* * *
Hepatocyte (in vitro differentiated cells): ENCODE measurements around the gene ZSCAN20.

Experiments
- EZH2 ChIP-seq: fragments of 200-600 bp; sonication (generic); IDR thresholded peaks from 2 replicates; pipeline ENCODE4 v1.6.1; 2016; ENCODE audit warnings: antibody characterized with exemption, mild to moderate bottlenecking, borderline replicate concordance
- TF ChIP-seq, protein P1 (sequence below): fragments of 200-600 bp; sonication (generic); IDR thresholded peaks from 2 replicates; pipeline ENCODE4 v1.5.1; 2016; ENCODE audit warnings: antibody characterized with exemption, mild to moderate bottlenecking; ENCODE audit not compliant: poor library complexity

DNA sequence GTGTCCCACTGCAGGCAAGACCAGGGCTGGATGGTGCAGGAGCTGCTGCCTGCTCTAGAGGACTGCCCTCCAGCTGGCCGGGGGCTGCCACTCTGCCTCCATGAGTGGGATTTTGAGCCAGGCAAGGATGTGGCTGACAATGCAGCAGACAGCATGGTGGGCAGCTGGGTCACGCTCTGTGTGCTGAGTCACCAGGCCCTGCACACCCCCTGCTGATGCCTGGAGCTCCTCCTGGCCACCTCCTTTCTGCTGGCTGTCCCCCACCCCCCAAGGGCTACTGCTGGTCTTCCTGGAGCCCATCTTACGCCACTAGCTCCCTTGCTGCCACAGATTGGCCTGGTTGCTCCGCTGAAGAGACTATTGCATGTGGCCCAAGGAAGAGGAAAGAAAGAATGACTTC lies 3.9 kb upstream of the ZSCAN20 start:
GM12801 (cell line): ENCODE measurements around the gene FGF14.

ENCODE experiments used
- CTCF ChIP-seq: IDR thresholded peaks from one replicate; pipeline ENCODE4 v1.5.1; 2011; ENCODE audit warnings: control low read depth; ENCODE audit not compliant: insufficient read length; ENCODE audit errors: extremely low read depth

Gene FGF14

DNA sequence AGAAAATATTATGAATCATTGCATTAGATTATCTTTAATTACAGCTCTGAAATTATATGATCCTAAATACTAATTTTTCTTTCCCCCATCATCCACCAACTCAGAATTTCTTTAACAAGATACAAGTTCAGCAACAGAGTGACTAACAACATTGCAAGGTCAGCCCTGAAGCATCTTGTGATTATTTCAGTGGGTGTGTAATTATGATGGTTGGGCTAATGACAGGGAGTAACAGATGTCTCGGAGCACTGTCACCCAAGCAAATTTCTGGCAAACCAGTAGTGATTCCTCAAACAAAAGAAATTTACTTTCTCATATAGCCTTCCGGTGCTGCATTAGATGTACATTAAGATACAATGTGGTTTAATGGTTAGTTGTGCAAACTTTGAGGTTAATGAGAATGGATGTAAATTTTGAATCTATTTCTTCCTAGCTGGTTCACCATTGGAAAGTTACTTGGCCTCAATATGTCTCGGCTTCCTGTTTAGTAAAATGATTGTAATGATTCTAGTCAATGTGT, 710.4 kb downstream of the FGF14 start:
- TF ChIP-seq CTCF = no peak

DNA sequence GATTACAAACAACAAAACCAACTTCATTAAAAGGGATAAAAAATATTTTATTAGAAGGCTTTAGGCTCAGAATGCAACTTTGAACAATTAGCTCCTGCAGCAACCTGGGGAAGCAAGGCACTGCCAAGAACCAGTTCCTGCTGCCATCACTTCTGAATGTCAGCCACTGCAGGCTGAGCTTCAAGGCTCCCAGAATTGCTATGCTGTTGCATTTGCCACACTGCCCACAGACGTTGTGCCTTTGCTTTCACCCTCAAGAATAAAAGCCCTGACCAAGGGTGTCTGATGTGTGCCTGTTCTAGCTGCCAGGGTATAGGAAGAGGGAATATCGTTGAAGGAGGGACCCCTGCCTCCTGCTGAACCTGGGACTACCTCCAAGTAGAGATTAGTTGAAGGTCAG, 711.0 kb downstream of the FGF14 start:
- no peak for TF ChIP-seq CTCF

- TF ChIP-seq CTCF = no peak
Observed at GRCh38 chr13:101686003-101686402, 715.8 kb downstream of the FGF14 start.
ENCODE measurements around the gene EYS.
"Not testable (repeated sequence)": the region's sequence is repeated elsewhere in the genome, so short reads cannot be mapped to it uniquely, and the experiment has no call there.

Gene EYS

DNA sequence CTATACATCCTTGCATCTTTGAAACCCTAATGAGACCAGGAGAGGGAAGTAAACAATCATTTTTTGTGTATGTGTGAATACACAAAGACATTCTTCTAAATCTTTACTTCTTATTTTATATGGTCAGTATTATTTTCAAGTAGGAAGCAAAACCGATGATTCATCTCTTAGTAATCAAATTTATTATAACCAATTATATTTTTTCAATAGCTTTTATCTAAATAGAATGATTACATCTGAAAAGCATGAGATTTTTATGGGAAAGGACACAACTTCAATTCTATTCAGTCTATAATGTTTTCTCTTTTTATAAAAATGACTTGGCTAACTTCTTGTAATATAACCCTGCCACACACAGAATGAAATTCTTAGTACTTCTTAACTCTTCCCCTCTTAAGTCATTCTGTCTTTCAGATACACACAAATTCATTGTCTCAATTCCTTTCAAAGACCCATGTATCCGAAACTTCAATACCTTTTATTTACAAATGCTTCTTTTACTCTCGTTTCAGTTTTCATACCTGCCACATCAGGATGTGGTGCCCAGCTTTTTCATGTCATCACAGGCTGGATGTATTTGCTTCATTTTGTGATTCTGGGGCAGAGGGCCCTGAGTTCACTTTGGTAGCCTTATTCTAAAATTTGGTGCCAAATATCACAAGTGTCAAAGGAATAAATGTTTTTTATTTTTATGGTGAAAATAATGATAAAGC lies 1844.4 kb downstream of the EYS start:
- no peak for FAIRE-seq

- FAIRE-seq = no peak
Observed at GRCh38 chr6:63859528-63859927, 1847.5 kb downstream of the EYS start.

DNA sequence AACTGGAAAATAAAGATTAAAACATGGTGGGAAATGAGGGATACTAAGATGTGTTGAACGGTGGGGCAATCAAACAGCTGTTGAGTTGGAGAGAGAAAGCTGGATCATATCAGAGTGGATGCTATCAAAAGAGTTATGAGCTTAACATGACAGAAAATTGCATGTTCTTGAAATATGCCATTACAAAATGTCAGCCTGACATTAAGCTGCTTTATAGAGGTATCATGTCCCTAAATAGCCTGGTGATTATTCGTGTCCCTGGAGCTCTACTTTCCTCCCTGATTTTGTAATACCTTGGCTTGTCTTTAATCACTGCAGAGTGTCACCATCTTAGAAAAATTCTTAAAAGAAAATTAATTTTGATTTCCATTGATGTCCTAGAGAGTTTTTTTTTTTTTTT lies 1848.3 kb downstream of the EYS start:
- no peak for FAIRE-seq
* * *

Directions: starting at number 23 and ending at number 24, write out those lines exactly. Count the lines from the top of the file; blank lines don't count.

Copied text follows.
DNA sequence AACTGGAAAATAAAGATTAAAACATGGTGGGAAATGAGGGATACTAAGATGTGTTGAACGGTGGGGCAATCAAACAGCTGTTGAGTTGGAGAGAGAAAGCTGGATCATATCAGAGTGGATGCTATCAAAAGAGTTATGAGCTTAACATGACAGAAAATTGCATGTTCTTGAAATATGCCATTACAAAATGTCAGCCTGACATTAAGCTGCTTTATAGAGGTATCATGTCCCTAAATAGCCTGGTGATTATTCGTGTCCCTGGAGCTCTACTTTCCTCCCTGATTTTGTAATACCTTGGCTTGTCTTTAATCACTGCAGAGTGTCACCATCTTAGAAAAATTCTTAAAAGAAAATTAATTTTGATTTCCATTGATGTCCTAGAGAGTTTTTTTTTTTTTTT lies 1848.3 kb downstream of the EYS start:
- no peak for FAIRE-seq